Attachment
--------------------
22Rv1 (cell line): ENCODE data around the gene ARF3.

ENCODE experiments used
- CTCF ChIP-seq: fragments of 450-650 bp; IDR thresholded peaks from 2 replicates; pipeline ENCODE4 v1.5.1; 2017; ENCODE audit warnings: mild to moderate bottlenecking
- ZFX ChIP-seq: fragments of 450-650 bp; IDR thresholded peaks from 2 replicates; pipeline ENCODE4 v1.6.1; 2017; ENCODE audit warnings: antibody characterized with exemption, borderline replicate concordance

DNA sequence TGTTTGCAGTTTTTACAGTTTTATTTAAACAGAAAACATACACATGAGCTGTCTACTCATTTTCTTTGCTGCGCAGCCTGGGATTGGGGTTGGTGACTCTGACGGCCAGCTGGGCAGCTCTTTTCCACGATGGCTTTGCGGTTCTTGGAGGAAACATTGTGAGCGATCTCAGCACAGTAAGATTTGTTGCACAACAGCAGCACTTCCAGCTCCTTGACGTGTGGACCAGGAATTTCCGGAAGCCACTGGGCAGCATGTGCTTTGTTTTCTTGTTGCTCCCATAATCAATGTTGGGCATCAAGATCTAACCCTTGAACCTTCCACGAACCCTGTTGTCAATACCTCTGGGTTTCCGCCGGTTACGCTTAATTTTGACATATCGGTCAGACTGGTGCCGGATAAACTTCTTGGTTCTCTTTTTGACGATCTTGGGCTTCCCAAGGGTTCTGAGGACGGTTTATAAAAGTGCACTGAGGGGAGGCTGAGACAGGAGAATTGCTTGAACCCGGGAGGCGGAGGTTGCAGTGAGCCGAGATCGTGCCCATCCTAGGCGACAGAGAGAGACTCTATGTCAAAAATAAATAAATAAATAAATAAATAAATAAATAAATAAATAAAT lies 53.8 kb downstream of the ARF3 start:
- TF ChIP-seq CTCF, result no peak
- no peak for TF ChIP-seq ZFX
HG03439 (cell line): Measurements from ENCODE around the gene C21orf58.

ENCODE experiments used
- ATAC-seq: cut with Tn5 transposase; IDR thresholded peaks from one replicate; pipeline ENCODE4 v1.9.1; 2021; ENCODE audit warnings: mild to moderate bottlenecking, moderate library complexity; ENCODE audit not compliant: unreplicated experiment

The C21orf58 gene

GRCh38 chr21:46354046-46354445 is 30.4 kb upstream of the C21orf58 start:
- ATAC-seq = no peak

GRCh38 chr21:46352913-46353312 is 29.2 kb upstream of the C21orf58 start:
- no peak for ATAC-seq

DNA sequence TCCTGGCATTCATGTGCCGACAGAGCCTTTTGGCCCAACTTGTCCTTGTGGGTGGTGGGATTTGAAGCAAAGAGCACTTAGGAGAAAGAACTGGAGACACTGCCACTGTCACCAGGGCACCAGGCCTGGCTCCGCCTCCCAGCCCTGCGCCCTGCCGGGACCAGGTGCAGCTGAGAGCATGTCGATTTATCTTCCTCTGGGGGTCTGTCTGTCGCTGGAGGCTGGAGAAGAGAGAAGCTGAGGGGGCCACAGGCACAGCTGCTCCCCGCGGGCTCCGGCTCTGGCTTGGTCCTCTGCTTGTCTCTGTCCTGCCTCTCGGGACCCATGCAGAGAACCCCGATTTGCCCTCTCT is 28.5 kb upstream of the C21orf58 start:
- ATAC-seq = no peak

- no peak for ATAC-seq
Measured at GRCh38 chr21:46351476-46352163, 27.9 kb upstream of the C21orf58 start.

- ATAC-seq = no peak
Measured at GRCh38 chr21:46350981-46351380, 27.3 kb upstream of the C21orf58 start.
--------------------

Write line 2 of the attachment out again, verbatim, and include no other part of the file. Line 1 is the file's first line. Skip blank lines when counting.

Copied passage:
ENCODE experiments used